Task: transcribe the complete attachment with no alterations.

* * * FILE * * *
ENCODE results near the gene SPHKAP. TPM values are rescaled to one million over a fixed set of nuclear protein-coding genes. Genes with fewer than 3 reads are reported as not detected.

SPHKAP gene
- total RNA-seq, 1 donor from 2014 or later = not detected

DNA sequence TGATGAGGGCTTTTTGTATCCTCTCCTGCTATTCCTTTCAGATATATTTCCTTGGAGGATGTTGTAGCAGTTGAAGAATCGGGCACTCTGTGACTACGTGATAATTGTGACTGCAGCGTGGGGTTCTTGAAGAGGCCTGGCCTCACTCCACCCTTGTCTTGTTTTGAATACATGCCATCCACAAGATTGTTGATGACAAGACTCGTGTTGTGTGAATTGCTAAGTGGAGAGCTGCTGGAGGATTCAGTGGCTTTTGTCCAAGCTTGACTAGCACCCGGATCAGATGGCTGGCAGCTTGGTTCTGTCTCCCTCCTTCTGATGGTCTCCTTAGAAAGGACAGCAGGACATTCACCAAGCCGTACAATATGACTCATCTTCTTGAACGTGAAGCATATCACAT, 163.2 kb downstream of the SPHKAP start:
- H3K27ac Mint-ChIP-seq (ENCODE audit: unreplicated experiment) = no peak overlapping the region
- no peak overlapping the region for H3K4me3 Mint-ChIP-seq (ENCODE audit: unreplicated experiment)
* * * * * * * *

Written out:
ENCODE results near the gene SPHKAP. TPM values are rescaled to one million over a fixed set of nuclear protein-coding genes. Genes with fewer than 3 reads are reported as not detected.

SPHKAP gene
- total RNA-seq, 1 donor from 2014 or later = not detected

DNA sequence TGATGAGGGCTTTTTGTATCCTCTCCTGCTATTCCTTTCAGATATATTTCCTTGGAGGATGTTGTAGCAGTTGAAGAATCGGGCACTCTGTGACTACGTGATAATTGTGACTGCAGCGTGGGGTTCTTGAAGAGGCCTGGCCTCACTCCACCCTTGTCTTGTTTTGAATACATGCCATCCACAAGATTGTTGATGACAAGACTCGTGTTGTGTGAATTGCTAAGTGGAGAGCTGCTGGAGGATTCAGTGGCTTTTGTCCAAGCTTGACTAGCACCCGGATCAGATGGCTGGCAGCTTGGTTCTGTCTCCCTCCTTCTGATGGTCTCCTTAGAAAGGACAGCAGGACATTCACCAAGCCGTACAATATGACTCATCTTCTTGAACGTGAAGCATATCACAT, 163.2 kb downstream of the SPHKAP start:
- H3K27ac Mint-ChIP-seq (ENCODE audit: unreplicated experiment) = no peak overlapping the region
- no peak overlapping the region for H3K4me3 Mint-ChIP-seq (ENCODE audit: unreplicated experiment)